French poet Jacques Darras presided benignly over a Literature Festival novelty, the very English ritual of afternoon tea, with scones and cream. The French have a word for this: it is "le five o' clock"; Michael Standen, performing the introductions on behalf of the event's co-host, Colpitts Poetry, noted that the word five is pronounced, not in the French style, but with an impeccably English vowel.
But then Jacques Darras is not so much an Anglophile as a European (his most recent collection is Moi, j'aime la Belgique) and a man of the north. He began his talk by drawing a parallel between Durham and his home city of Amiens; the two northern cathedral cities, one Norman, one Gothic, at the hearts of twinned counties. This, he announced, was to be an afternoon in B major: in the city of the Venerable Bede, he would talk about Basil Bunting (whose poem, Briggflatts he had translated into French), about Belgium and its capital, Brussels, touching finally on the Swiss city of Basle. Think of the afternoon, he said modestly, not as Darras in Durham, but as "from Basil to Basle." This relish for the sounds of words was to be evident throughout the afternoon, from his Franco-Cumbrian imitation of Basil Bunting's speech to his final virtuoso performance - but that comes later.
Jacques Darras explained how he had come to northern England by a circuitous route, via Scotland: he had been a modern language assistant at the University of Edinburgh in 1963-64, "and of course the best way to understand a country is through its poets." So he began to translate such Scottish poets as George Mackay Brown, whom he travelled to Orkney to meet ("I've never met such a delicious man; he had the bluest eyes...") and Sorley Maclean. Heroically, he rendered Hugh MacDiarmid's A Drunk Man Looks at a Thistle into Picard. His reading of the American Objectivist poets brought him eventually to Basil Bunting, and to his translation of Briggflatts - and then he needed to meet the poet, to ask him to explain words like "fell". Eventually he not only met him, but walked on the fells with him, and came to love the man as much as the poetry.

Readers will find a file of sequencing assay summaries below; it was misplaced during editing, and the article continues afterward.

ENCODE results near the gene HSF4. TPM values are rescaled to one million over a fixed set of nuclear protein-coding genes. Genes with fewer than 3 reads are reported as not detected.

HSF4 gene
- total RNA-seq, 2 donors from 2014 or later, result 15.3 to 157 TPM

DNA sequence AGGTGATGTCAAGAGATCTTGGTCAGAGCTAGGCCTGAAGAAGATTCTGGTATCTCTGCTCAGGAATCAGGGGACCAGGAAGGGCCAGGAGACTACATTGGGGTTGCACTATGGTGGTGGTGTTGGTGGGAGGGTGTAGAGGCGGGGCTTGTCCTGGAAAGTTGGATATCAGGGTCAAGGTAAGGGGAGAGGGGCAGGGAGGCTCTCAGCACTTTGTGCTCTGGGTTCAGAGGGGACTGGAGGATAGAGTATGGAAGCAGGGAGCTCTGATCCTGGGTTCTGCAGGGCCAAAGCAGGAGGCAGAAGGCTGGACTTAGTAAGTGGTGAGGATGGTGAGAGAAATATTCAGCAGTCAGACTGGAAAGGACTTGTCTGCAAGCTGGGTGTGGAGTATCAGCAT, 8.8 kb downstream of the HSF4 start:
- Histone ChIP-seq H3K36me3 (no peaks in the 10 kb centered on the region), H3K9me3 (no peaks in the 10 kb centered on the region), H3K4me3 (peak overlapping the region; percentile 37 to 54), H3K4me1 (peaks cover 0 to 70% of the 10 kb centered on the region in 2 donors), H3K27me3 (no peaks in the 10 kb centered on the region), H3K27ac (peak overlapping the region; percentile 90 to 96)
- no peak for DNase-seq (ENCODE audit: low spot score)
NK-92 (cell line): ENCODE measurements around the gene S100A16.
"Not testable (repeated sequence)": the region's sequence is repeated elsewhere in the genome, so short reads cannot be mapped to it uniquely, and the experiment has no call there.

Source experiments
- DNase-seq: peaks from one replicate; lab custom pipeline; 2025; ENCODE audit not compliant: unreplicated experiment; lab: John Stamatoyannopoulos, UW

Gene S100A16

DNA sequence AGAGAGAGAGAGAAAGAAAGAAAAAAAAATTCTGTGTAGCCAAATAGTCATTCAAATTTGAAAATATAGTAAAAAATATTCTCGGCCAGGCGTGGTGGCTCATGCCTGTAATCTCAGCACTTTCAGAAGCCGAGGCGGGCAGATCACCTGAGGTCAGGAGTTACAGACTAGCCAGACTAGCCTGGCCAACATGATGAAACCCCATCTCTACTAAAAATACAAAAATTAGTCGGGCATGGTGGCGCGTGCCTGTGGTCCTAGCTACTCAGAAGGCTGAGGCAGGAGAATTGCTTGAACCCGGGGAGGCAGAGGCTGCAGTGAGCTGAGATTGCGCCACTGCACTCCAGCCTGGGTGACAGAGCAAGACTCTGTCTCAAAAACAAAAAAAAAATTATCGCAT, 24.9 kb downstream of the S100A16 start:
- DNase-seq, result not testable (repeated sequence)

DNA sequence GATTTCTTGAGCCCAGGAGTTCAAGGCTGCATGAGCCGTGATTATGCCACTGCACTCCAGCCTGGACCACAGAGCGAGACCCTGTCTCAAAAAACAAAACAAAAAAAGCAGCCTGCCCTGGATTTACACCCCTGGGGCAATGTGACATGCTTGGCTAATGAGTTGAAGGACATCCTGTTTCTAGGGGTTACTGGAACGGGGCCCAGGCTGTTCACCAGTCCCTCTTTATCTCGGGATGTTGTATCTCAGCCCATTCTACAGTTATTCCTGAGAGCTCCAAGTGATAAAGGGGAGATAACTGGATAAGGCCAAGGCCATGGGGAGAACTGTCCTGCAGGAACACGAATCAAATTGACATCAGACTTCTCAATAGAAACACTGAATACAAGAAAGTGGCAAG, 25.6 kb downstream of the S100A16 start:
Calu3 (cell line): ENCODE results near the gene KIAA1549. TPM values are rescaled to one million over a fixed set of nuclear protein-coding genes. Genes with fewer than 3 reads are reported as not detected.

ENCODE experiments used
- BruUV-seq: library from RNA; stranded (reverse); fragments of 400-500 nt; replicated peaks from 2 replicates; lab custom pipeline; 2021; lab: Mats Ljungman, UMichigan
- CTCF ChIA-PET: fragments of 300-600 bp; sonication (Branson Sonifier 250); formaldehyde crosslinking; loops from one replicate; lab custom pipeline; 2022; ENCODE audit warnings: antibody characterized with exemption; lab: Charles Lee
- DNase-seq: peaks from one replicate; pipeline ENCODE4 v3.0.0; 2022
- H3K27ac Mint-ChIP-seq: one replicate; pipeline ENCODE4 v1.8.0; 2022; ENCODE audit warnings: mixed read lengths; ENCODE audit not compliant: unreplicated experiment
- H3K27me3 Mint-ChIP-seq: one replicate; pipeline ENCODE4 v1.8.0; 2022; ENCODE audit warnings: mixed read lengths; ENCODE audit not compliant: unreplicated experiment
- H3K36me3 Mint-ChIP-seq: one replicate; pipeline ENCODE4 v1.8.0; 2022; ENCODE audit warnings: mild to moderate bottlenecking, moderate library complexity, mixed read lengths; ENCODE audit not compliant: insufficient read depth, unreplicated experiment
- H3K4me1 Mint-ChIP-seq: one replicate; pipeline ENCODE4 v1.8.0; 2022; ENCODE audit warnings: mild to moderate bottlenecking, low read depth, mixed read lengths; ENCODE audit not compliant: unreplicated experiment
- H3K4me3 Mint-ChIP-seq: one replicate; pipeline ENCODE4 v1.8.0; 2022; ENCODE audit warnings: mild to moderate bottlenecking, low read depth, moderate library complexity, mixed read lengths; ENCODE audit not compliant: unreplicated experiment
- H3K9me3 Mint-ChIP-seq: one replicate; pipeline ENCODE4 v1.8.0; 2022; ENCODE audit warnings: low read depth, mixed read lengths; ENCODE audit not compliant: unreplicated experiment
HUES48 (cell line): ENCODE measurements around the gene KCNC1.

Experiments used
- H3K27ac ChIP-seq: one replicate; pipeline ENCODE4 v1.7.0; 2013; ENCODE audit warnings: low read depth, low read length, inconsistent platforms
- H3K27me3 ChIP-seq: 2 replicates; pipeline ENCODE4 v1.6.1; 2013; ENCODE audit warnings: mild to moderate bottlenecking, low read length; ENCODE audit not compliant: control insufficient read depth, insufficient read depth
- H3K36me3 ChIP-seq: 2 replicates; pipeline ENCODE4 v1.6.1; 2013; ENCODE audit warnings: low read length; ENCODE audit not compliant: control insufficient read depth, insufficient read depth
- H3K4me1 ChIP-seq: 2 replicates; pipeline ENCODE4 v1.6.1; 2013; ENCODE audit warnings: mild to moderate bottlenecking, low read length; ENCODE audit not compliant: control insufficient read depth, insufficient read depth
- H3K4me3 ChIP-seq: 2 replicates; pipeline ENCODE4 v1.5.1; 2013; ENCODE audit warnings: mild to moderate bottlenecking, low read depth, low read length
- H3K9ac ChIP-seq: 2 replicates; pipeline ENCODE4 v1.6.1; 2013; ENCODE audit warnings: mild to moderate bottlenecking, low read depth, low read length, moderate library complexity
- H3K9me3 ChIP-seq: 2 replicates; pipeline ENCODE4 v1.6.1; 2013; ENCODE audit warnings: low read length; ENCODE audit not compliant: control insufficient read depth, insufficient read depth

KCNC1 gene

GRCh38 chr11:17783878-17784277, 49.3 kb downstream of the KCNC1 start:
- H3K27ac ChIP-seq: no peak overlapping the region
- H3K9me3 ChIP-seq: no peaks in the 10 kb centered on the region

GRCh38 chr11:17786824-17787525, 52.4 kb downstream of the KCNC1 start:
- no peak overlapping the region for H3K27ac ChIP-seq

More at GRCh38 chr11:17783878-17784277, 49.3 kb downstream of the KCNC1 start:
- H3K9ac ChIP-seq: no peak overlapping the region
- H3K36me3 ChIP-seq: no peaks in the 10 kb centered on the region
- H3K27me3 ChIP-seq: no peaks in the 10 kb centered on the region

"I'm a northerner in France, too," announced Jacques Darras, and paused, because this is not something you admit to in France. You hide it, you claim to come from somewhere else, probably Paris. This was because Arras had been Flemish until 1650, when it was captured by siege, and subdued, the Picard dialect suppressed. Later, the discovery of coal smothered the north again; it became a black region in every sense, one from which nothing joyful, nothing springlike, could possibly come. But in the middle ages, Arras had been a prosperous and brilliant city, a cultural centre. It was home to poets like Adam de la Halle, whose Jeu de la Feuillée (The Play of the Greensward), an early piece of secular theatre, he translated into modern French. Another, Jacques d'Amiens, who translated Ovid's Amores into French, he claims to regard as a namesake, although a better term might be alter ego.
Throughout the afternoon, Jacques Darras's readings of his own poems in French were followed by his own translations into English, read by Colpitts Poetry's Michael Standen and Michael Ayton. The choice of poems appeared to have been made with consideration for an anglophone audience. The poem, Jacques d'Amiens, begins:
la bibliothèque bruitThe combination of simple language, repetition and wordplay is reminiscent of Jacques Prévert: it is also as accessible as possible to a reader with a small knowledge of French.
la bibliothèque bruit d'un frisson de pages
quelques livres s'ouvrent
des dictionnaires s'ouvrent au verbe ouvrir
á la forme réfléchie
(The library rustles
the library rustles with a quiver of pages
some books open
dictionaries open at the verb to open
in the reflexive form)
The next poem was a tribute to Belgium, prefaced by generous praise of that often undervalued country. Even the Belgian joke (the French equivalent of the Irish joke) was given a benign interpretation, with the claim that many of these jokes may actually originate in Belgium, that "Belgium for me is France with a sense of humour." The claim that Moi, j'aime la Belgique is deliberately provocative, but it is more than a declaration of affection for a country where the pace of life is slower than the caffeine-fuelled frenzy of Paris, for its "wide, slow, peaceful rivers". It also expresses a certain understanding of what it means to be European, demanding the right to be at home anywhere in Europe; "Nous entrons dans un monde de nationalités d'emprunt" (we are moving into a world of temporary nationality, of nationality by choice).
This personal manifesto was followed by a poetic manifesto, a denial of Shelley's belief in inspiration: poetry does not descend from above, from some spiritual and external muse, poetry starts with the chair you are sitting on. This may seem simple and practical, but for his final reading Jacques Darras chose a bravura piece which had nothing simple about it - and on this occasion, the English readers were excused. The audience was assured that this would not be a problem for them, that Jacques Darras had performed the poem in Mexico in front of a crowd of 1500 people, and there had been no language barrier. It was an attempt to revive "l'oralité", spoken or performance poetry. It brought us round to the last B of the afternoon, to Basle in Switzerland, where there is a museum dedicated to the late Jean Tinguely, sculptor of elaborate contraptions: the poem imagines Tinguely repairing one of these, and there is an audio version linked from the front page of Jacques Darras's web site.
The Young Visiters